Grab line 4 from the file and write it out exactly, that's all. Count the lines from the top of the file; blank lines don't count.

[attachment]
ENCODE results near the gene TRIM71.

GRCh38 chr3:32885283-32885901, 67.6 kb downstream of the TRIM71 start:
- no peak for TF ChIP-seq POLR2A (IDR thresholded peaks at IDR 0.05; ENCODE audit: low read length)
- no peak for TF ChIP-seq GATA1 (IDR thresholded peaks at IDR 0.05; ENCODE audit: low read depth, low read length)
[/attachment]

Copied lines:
- no peak for TF ChIP-seq GATA1 (IDR thresholded peaks at IDR 0.05; ENCODE audit: low read depth, low read length)